It is technically not part of our travels, more of a holiday, but because of its exceptional character more then worth mentioning. After a short return to Amsterdam I fly to the north of Norway, an end-of-the season attempt to experience some snow of the winter that we have skipped. A long planned split boarding trip to the Lofoten, located above the polar circle (which is defined by having at least one 24 hour night and a 24 hour day). The days are already getting longer and the locals have the spring in mind and are removing the snow poles next to the road. But don't expect a solid summer here, the average temperature in the summer is 12 degrees, in 2015 the warmest day was in August with 22 degrees. So no need to complain in Holland.
I was told before this trip of the beauty of the Lofoten, but it didn't really sink in, being to single track minded and only interested in deep powder and trying something new, namely split boarding. On our first drive in the area to the lodge, we do get to see some. The Lofoten are basically a few Islands that steeply rise out of the Norwegian sea, connected through tunnels and bridges. Most of the roads are coastal, providing impressive scenery. But we are really impressed after our first hike, standing on top and having the sea on both sides. We are incredibly lucky with the weather, which tends to be highly variable with lots of clouds, mist and precipitation, but in our case we have 5 out of 6 days stable weather with loads of sunshine. I cannot stop shooting pictures of the scenery. Per day we have about 2 to 3 down hills, which is not a lot, but like Jeremy Jones says, "The journey is the reward, not the descent".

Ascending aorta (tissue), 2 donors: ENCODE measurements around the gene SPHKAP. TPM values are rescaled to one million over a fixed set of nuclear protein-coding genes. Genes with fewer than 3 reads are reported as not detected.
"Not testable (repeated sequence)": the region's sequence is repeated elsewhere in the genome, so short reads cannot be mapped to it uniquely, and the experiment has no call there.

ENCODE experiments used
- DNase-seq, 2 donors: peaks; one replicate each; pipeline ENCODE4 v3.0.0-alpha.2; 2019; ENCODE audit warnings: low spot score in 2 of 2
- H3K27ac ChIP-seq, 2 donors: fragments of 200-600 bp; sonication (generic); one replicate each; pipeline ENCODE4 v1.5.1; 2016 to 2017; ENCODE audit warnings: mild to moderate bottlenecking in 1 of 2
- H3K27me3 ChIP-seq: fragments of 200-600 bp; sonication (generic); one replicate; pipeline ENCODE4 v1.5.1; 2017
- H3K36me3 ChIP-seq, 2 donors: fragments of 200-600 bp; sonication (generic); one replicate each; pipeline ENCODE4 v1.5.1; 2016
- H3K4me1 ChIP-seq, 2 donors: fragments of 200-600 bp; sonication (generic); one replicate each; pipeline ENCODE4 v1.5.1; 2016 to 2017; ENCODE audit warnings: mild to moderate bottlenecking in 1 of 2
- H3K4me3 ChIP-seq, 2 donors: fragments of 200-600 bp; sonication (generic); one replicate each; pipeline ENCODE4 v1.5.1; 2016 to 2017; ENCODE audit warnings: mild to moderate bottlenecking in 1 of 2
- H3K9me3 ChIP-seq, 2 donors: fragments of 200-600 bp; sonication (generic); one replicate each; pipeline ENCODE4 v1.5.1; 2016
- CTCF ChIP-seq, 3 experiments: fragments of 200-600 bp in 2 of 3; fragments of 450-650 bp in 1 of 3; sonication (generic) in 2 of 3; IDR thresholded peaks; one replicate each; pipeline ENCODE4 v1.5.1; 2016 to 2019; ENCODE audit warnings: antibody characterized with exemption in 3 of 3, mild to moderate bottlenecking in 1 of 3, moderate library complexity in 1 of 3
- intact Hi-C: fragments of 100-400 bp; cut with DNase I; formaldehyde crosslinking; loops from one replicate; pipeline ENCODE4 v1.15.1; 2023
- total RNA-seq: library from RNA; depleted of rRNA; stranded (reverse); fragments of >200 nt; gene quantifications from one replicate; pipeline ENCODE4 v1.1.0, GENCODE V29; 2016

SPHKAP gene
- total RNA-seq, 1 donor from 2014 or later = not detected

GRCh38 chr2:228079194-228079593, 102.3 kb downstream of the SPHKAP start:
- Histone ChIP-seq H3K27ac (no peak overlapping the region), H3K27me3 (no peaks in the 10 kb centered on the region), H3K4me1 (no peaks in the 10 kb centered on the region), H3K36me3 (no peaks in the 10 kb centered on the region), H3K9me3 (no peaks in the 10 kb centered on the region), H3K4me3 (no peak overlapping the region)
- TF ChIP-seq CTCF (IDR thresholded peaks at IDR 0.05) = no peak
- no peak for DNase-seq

Our first lodge is a treat. It has been converted from a fishing complex with small bungalows for the employees to a very atmospheric ski lodge. A sumptuous breakfast- and dinner buffet, and after boarding you can make your own waffles and drink ginger tea at the wood fire. Or visit the sauna overlooking the fjord and have a dip in the sea of 4 degrees. We even eat whale, at first thinking they said veal, but after tasting discover it is something completely different. In shock, we ask the staff and google some about this Minke whale, which gives some comfort: it is the smallest whale (1000 kg), not threatened (there are at least 500.000) and they are only caught and consumed in Norway as a tradition. So the next day we have another one, Minke whale BBQ. The second evening we have another treat: the Nordic light in all its beauty, dancing before our eyes from the balcony of our bungalow.
Splitboarding in the Lofoten
Saturday, April 09, 2016
Unstad, Nordland, Norway